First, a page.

Hauz Khas Woes
- Rents have multiplied 3-4 times
- Long power cuts in summer
- Inadequate water supply
- Buildings encroaching upon monument area
- Small designers being shunted out, getting commercialised
- No proper fire safety licences
- Parking problems
- Garbage disposal problem
Surinder Kumar can remember the days when he ran through the unpaved streets of a gruff, laidback village and through a bustling bazaar with friends, racing past cowsheds and houses of the old model, where hookah-smoking patriarchs watched languorous afternoons roll by. “That was our way of life,” says the 50-year-old burly landlord, reminiscing about his childhood in the Jat-dominated, orthodox feudal village in Delhi. It was in the ’80s that the city started infiltrating its spaces in real earnest. In 1987, fashion designer Bina Ramani turned a cowshed into a modish designer boutique called Once Upon A Time, decorating it with mirrors and arches, stashing it with fancy designer apparel and inviting Delhi’s elite to sample ‘an alternative space’.
Over the next two decades, Hauz Khas Village, the nondescript urban hamlet folded beside Sultanate-era ruins, was transformed into a souk of chic, where couture retailers and designers peddled their wares to artsy folk. Expats, restaurateurs and independent artists moved in next, finding in its copybook charm—a decidedly made-to-order vibe, part-affected, part-authentic—a diversion from expensive retail spaces like Connaught Place and Khan Market. “It was the first quirky, eccentric space in this largely bureaucratic city,” admits Arpita Das Ribeiro, owner of Yodakin, a bookstore stocked with alternative titles. It soon became the ‘place to be’ for the hipster. Dining at the village’s niche eateries amidst colourful, idiosyncratic artwork and film posters became the new cool.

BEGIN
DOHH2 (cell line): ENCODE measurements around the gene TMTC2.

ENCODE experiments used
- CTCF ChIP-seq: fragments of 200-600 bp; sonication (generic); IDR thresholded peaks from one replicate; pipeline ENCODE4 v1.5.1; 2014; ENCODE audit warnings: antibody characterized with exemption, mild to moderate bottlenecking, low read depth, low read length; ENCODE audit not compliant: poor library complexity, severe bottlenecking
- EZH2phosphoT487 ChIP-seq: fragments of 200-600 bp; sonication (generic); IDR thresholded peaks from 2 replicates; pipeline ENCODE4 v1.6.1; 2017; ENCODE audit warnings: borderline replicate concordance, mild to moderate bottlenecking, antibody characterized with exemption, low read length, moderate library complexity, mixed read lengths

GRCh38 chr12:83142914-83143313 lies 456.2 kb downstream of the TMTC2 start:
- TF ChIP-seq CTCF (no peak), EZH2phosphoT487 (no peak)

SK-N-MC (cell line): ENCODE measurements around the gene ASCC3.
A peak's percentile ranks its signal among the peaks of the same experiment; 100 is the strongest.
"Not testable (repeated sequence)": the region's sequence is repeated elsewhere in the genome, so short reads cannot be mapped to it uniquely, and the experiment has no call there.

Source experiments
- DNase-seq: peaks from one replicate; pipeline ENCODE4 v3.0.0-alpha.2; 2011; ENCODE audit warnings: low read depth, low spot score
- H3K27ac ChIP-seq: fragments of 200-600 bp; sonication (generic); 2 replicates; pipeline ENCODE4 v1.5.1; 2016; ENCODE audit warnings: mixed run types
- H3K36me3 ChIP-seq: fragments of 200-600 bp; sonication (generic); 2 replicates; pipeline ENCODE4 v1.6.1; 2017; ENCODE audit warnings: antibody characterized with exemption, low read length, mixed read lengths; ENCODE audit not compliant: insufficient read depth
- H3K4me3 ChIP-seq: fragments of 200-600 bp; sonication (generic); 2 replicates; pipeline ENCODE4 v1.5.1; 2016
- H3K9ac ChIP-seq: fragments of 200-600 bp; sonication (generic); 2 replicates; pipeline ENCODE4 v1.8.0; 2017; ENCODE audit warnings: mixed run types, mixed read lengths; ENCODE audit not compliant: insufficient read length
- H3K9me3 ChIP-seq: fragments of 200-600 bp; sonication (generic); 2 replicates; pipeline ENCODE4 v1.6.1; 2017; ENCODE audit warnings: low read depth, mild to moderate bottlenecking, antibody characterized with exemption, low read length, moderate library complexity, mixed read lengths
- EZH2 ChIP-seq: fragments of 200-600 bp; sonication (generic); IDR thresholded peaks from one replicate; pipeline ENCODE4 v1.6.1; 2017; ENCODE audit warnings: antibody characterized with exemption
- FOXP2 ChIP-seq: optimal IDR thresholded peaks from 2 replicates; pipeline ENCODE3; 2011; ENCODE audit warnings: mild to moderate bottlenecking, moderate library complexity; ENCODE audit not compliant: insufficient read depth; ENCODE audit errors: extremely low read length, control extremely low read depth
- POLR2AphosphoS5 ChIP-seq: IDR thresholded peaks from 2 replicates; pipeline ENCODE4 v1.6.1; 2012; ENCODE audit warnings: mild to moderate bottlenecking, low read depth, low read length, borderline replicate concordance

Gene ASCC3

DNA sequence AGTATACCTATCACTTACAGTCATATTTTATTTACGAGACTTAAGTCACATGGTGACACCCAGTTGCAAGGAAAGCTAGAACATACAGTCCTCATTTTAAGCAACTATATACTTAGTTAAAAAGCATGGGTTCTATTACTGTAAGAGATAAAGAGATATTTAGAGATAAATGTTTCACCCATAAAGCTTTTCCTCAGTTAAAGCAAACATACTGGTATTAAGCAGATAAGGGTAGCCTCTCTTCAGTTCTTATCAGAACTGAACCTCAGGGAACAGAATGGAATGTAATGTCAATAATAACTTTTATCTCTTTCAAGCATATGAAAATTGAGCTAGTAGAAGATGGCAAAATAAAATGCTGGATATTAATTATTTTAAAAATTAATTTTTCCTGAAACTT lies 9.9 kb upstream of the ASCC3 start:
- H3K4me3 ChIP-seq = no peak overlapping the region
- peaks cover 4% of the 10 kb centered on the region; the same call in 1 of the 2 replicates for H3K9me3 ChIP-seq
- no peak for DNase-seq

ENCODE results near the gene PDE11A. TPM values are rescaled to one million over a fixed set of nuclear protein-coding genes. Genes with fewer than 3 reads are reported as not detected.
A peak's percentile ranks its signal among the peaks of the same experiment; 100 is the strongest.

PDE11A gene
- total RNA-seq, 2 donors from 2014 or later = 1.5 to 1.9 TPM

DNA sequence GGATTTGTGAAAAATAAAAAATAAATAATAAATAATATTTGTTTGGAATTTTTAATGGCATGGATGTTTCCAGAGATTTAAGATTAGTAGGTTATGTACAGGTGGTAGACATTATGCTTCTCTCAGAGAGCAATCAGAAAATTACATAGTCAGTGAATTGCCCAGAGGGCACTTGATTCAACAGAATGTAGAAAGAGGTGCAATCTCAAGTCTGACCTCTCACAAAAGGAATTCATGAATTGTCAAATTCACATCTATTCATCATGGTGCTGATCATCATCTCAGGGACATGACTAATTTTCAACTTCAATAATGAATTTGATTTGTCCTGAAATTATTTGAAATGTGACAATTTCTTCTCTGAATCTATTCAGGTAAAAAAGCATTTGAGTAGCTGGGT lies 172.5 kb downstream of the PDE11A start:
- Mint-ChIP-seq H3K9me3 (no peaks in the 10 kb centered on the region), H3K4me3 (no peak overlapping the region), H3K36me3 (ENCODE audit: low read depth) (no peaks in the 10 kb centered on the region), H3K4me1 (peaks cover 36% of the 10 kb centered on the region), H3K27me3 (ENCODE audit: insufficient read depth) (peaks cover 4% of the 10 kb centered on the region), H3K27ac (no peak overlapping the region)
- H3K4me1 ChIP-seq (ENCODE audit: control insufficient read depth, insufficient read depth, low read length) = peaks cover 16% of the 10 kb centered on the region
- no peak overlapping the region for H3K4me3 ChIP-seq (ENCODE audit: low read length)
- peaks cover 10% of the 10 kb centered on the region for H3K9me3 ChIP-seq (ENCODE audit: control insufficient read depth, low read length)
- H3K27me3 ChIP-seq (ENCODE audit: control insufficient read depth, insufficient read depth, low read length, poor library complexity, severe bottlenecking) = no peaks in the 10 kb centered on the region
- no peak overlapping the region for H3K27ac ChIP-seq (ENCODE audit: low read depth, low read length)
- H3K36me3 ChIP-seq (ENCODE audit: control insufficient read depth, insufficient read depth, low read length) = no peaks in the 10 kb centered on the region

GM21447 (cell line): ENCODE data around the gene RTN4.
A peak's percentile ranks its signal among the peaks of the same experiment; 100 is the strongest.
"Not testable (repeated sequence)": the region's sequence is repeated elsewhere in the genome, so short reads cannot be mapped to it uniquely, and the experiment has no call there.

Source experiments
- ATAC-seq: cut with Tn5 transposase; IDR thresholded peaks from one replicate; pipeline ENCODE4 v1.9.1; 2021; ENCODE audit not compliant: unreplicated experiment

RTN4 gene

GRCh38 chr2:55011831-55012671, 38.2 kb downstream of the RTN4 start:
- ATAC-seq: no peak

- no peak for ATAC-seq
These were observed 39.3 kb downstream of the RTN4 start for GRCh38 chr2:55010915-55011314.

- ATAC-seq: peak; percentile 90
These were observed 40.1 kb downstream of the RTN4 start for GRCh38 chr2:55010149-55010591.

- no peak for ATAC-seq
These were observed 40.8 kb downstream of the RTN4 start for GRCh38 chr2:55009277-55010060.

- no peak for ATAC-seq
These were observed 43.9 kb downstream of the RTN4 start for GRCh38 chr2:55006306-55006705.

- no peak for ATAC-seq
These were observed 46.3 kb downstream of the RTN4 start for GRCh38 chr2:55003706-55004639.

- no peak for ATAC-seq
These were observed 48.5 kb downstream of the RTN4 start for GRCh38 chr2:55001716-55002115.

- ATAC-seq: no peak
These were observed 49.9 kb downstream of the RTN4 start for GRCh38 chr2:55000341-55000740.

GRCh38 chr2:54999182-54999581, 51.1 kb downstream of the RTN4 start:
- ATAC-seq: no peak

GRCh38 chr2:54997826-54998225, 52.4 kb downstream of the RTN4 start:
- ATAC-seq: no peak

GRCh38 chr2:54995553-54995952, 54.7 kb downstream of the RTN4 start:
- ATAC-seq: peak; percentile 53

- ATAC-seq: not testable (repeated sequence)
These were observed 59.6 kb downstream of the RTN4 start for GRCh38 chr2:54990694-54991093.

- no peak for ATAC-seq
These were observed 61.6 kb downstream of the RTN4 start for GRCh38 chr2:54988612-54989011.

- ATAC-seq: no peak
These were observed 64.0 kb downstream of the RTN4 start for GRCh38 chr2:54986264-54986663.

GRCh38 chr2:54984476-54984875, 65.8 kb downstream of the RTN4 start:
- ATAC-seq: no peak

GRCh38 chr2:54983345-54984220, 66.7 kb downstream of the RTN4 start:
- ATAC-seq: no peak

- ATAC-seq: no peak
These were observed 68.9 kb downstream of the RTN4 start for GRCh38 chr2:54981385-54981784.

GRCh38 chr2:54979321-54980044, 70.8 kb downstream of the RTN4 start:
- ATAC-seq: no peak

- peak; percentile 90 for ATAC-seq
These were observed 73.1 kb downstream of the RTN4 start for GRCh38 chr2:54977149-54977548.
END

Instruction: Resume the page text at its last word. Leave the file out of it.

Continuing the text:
While the trend ‘to be seen there’ caught on, more restaurants, design studios and galleries were set up. Quaint, meandering galis led to specialty cradles like Gunpowder, Kunzum Travel Cafe and Tada, offering an eclectic choice of cuisine. And if you were one with a nose for the newer sounds of indie music, you had The Living Room (TLR). It was a pulsating, designer-bohemian fairground in the very heart of the capital till recently, when a newer set of circumstances forced a change of character.
With a rash of new eateries, the village—where voguish cool sprang from, and was braided with, old-world idiosyncrasy—is losing its individuality, being infiltrated with the hard-nosed commercialism of a shopping centre. “It’s no longer the charming village it used to be,” admits Gurpreet Sidhu, the owner of People Tree, a store claiming to be a breeding ground of art, commerce and madness. “People driven by profits are wading into the village, leading to wanton commercialisation and chaos,” she rues. With a scramble among landlords to lease their properties to new restaurateurs willing to pay triple the rent, many old-timers are being elbowed out. They recall how everything was once based on mutual trust. Gradually, leases began to be drawn for a few years. Now, terms have been reduced to a few months, but even that is no guarantee against being thrown out. Arpita of Yodakin is contemplating a move to a quieter part of the village, where rents are reasonable. “Big brands like Smoke House Deli, Cafe Out of the Box and Amici have moved in. So smaller, cutting-edge entrepreneurs are suffering. The landlords are not bothered, they just want you to pay through your nose. There’s been a four-fold increase in rent,” she laments.